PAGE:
Keep in mind that not all computers have the same fonts installed on them, and if a program can’t find the right font to display, it will render the text in a default font instead. To ensure your artwork is printed with your chosen fonts, you can:

  • OUTLINE YOUR FONTS – Select Type > Convert to Outlines in Illustrator or InDesign (or Type > Convert to Shape in Photoshop) to change your text into standalone shapes. Text which has been converted to outlines can’t be edited, so be sure to save a backup version of your artwork before converting your text.
    Some font makers restrict the embedding or outlining of their fonts. If you’re having trouble, call us on 01623 664865 for help.

resolution icon


As a rule of thumb, images should be supplied at 300ppi resolution and as close as possible to the actual size they will be printed. If your image is too small and/or the resolution is too low, it will appear pixelated and low quality in the final print.

Good quality printed images depend on two main factors; Resolution and Size,

The Image below is set up at 300ppi which is the optimal resolution for printing, the physical size of the image is 13cm x 9cm, this would be the maximum actual size of the image when printed on paper to get good quality.

resolution size

Images from the internet will most often have a resolution of 72ppi, this is generally not good enough to print with unless being considerably reduced in size.

The example below shows the difference between an image saved in 72ppi on the left and 300ppi on the right.

Digital Photos

However nowadays most digital cameras save images at 72ppi, the difference with these images is that the physical size is much larger, for example, a photo taken on an iPhone will be 72ppi but will be just over 1.42m wide by 1.06m high. That's a large image!

But if you scale the image down the pixel density increases proportionally and would be good enough to print when made smaller.

But how small?…

A good way to check how big a digital image can print is to use a photo editor like Adobe Photoshop. You can open the image and select “Image size” from the “image” menu at the top of the screen.

This will show you the current size of your image, If you uncheck the “Resample Image” option and then change the “Resolution” to 300ppi, you will see the “Image Size” figures change to the dimensions the image can print at.

In the case below this iPhone, image will print at a maximum physical size of 34.14cm wide by 25.6cm high, any larger pixels may start to show.

Lower resolution for Large Format

Large Format products even though much bigger do not generally need to have quite so high quality images, the reason for this is that they are normally viewed from a distance.

With artwork being produced for Large Format you can usually get away with using images at half or even quarter size as long as the image is not being viewed close-up.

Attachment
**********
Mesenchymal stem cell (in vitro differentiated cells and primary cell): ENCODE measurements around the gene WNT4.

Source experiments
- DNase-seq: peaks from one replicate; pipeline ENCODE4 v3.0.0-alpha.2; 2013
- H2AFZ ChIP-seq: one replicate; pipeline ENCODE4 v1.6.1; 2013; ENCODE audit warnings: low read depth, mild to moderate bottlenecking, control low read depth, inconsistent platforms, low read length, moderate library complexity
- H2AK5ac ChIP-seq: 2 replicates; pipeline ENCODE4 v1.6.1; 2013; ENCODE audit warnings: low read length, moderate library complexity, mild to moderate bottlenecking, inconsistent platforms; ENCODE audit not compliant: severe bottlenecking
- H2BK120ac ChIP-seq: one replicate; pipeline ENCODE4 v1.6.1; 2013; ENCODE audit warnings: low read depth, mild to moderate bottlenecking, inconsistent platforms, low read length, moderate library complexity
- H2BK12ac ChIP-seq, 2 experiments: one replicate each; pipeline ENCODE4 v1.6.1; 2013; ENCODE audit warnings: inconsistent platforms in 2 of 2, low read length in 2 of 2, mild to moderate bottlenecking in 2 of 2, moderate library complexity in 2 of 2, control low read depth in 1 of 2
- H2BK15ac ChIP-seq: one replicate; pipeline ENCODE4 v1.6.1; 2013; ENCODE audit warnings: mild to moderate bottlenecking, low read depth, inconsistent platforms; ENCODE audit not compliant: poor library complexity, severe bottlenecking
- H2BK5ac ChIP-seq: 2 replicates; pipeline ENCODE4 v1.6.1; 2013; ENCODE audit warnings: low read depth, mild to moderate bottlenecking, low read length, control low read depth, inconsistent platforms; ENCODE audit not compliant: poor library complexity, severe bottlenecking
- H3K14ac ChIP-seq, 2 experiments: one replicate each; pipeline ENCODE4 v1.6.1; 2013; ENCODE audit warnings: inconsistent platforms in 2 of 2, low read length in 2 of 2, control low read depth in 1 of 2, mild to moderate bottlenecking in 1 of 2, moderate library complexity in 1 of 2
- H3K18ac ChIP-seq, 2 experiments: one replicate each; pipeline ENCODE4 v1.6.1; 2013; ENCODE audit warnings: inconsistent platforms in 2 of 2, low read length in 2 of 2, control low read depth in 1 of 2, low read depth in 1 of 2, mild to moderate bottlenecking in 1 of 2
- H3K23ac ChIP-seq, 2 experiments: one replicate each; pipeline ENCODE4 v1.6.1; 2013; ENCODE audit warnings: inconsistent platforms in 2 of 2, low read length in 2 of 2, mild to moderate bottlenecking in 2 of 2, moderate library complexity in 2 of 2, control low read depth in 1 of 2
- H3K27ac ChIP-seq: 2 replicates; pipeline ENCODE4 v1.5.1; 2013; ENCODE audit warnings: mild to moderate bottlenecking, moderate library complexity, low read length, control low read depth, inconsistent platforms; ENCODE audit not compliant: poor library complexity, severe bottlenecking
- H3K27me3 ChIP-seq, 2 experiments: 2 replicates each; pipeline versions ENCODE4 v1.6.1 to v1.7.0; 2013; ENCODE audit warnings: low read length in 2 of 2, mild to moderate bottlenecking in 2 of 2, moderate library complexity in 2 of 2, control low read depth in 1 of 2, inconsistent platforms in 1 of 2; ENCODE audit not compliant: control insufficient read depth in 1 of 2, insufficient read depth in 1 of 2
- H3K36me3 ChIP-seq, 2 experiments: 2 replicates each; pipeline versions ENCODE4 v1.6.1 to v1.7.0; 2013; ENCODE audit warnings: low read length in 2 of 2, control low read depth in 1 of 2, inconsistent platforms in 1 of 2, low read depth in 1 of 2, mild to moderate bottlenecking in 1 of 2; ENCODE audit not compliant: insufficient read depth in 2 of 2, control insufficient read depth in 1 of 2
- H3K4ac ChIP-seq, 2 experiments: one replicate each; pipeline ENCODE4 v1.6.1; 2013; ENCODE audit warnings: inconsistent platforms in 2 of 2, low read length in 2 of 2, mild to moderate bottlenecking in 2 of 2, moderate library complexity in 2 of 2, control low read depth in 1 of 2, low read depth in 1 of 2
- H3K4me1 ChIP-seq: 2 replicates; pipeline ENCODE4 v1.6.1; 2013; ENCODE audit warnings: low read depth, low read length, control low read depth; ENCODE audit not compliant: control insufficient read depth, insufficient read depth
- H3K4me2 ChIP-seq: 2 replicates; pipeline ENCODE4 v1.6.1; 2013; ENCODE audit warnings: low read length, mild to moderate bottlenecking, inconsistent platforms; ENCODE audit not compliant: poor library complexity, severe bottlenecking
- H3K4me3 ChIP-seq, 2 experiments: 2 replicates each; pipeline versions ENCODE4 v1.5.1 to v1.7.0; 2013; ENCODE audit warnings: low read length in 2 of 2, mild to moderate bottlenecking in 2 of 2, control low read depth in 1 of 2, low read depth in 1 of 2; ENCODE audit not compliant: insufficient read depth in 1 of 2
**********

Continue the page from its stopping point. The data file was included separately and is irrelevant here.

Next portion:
If you are unsure or need any help with sizes and resolutions, just give us a call!


It’s best to supply your artwork as high-resolution PDF files. We also accept other industry standard file types, including:

PDF is the prefered file type.

Ideally, you should supply your artwork files with printer’s marks and bleed – these are included with most of our templates which you can download from the Templates tab on each product page. Need more help? Get in touch with our team on 01623 66865 or email:


Before submitting your artwork, ensure your design is saved in CMYK colour mode (cyan, magenta, yellow, black; the standard “subtractive colour mode for professional printing). This includes all photos and graphic elements.

Any items saved in RGB mode (red, green, blue; the colour mode for digital displays and web images) may show colour discrepancies after they have been printed by our CMYK printers.

To avoid any nasty surprises, it is best to convert any RGB artwork to CMYK. Just select File > Document Colour Mode > CMYK in Illustrator or Image > Mode > CMYK Colour in Photoshop and Save. If saving as a PDF, review the Save Adobe PDF dialogue box and check that Colour Conversion in the Output tab is set to No Conversion.

If you’re working in InDesign, you can convert any RGB images within your design by saving as a PDF and selecting the Press Quality PDF preset in the Save Adobe PDf dialogue – then in the Output tab, select Convert to Destination (Preserve Numbers) and select a CMYK profile.


Please ensure your artwork files include trim marks (crop marks) and a 3mm bleed area. Bleed allows for imperfections in the trimming process and ensures that any images or colour blocks at the perimeter of the print area are cleanly cut off leaving no unsightly white edges.


You can request a digital proof of your design before your item goes to print. Please review your proof thoroughly before confirming you’re happy to go ahead.

Don’t forget to check:

  • Spelling
  • Grammar
  • Colours
  • Fonts
  • Layout

UK Printing Company cannot be held responsible for any errors that occur after the proof has been approved. Hard copy proofs can be provided upon request – call us for more information.

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